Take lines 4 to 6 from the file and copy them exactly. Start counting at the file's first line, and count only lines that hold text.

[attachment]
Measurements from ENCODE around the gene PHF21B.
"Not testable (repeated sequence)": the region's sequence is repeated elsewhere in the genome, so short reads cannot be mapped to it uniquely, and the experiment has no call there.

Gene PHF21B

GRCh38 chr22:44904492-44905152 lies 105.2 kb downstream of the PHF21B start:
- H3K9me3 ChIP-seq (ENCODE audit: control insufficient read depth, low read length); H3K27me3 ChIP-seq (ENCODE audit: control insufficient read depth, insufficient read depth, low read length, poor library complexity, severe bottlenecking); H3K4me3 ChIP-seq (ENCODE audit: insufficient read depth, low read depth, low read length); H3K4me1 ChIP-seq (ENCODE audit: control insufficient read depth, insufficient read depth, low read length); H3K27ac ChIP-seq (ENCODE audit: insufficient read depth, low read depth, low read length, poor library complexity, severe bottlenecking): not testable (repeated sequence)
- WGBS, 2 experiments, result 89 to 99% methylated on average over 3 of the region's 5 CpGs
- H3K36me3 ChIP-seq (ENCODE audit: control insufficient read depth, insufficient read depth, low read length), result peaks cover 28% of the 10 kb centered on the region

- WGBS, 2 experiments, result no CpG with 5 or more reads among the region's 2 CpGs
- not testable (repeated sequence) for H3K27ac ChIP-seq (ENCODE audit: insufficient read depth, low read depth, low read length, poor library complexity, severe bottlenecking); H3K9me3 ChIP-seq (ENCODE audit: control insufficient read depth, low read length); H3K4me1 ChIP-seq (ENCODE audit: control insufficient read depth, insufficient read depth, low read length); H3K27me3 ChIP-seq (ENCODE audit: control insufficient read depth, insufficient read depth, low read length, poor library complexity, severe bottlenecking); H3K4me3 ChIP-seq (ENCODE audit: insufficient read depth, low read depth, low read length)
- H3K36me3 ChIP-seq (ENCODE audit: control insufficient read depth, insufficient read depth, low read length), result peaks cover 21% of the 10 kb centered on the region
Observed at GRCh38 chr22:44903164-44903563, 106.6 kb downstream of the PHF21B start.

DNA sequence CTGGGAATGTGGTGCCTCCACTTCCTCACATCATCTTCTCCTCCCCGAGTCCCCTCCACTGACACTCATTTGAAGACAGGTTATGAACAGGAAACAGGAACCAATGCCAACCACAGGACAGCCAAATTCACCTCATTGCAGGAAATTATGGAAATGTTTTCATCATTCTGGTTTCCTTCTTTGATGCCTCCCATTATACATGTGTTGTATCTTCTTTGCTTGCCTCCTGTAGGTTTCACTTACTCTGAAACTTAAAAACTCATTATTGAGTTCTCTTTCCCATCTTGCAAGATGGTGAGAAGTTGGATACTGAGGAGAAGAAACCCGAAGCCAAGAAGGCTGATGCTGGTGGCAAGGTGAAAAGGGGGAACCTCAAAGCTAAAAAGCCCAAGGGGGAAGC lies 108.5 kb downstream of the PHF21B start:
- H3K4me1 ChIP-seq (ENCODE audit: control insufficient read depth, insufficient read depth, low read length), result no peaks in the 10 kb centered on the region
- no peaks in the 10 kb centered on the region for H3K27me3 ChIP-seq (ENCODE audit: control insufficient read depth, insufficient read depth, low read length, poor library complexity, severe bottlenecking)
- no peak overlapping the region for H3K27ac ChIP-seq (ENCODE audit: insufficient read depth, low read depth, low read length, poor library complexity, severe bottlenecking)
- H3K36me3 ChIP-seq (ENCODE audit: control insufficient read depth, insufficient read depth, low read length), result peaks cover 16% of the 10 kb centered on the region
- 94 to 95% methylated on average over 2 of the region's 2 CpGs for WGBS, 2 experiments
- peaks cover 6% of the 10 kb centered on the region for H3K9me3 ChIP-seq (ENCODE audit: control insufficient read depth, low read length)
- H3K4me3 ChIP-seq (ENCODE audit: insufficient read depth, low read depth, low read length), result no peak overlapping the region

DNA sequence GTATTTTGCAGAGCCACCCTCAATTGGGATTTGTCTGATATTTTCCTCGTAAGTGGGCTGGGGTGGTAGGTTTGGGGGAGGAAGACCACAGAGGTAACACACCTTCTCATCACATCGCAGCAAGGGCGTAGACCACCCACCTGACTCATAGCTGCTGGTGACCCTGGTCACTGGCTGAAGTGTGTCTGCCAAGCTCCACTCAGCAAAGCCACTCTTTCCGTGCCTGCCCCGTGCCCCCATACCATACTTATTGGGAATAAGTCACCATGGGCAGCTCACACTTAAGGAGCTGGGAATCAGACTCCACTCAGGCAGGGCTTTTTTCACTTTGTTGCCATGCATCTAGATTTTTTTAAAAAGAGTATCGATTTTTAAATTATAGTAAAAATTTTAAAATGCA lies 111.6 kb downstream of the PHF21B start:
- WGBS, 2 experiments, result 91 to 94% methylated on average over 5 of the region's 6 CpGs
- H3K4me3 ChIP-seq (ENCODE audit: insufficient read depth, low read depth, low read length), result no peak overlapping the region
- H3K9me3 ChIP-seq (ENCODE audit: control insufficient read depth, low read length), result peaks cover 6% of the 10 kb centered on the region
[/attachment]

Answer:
GRCh38 chr22:44904492-44905152 lies 105.2 kb downstream of the PHF21B start:
- H3K9me3 ChIP-seq (ENCODE audit: control insufficient read depth, low read length); H3K27me3 ChIP-seq (ENCODE audit: control insufficient read depth, insufficient read depth, low read length, poor library complexity, severe bottlenecking); H3K4me3 ChIP-seq (ENCODE audit: insufficient read depth, low read depth, low read length); H3K4me1 ChIP-seq (ENCODE audit: control insufficient read depth, insufficient read depth, low read length); H3K27ac ChIP-seq (ENCODE audit: insufficient read depth, low read depth, low read length, poor library complexity, severe bottlenecking): not testable (repeated sequence)
- WGBS, 2 experiments, result 89 to 99% methylated on average over 3 of the region's 5 CpGs